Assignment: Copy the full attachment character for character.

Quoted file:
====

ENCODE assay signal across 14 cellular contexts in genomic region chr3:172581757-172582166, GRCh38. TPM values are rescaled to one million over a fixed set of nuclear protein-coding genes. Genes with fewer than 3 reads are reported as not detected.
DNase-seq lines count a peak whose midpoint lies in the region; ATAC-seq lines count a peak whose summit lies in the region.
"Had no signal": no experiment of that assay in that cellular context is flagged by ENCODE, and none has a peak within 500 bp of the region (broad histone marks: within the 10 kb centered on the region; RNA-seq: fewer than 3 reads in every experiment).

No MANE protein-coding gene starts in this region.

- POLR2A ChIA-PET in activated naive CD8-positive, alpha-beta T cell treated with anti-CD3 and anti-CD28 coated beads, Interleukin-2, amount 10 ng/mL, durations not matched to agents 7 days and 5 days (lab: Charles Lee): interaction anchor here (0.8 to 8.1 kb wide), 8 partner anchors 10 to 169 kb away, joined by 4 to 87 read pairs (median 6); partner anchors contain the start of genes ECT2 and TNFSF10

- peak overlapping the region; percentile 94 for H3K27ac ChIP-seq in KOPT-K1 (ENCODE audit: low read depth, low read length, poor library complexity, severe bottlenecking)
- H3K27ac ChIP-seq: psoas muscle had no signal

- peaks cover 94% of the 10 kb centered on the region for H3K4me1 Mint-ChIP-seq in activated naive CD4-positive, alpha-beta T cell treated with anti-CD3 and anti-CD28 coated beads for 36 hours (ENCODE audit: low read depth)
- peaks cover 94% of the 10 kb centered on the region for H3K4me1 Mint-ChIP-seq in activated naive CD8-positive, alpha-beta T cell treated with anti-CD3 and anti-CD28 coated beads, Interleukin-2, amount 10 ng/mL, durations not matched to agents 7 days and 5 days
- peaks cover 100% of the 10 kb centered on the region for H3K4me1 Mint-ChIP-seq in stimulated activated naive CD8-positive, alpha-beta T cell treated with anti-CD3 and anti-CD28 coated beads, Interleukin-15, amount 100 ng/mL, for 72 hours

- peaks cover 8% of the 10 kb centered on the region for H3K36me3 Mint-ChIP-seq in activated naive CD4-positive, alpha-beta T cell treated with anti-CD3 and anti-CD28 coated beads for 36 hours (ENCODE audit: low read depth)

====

ENCODE assay signal across 14 cellular contexts in genomic region chr3:172581757-172582166, GRCh38. TPM values are rescaled to one million over a fixed set of nuclear protein-coding genes. Genes with fewer than 3 reads are reported as not detected.
DNase-seq lines count a peak whose midpoint lies in the region; ATAC-seq lines count a peak whose summit lies in the region.
"Had no signal": no experiment of that assay in that cellular context is flagged by ENCODE, and none has a peak within 500 bp of the region (broad histone marks: within the 10 kb centered on the region; RNA-seq: fewer than 3 reads in every experiment).

No MANE protein-coding gene starts in this region.

- POLR2A ChIA-PET in activated naive CD8-positive, alpha-beta T cell treated with anti-CD3 and anti-CD28 coated beads, Interleukin-2, amount 10 ng/mL, durations not matched to agents 7 days and 5 days (lab: Charles Lee): interaction anchor here (0.8 to 8.1 kb wide), 8 partner anchors 10 to 169 kb away, joined by 4 to 87 read pairs (median 6); partner anchors contain the start of genes ECT2 and TNFSF10

- peak overlapping the region; percentile 94 for H3K27ac ChIP-seq in KOPT-K1 (ENCODE audit: low read depth, low read length, poor library complexity, severe bottlenecking)
- H3K27ac ChIP-seq: psoas muscle had no signal

- peaks cover 94% of the 10 kb centered on the region for H3K4me1 Mint-ChIP-seq in activated naive CD4-positive, alpha-beta T cell treated with anti-CD3 and anti-CD28 coated beads for 36 hours (ENCODE audit: low read depth)
- peaks cover 94% of the 10 kb centered on the region for H3K4me1 Mint-ChIP-seq in activated naive CD8-positive, alpha-beta T cell treated with anti-CD3 and anti-CD28 coated beads, Interleukin-2, amount 10 ng/mL, durations not matched to agents 7 days and 5 days
- peaks cover 100% of the 10 kb centered on the region for H3K4me1 Mint-ChIP-seq in stimulated activated naive CD8-positive, alpha-beta T cell treated with anti-CD3 and anti-CD28 coated beads, Interleukin-15, amount 100 ng/mL, for 72 hours

- peaks cover 8% of the 10 kb centered on the region for H3K36me3 Mint-ChIP-seq in activated naive CD4-positive, alpha-beta T cell treated with anti-CD3 and anti-CD28 coated beads for 36 hours (ENCODE audit: low read depth)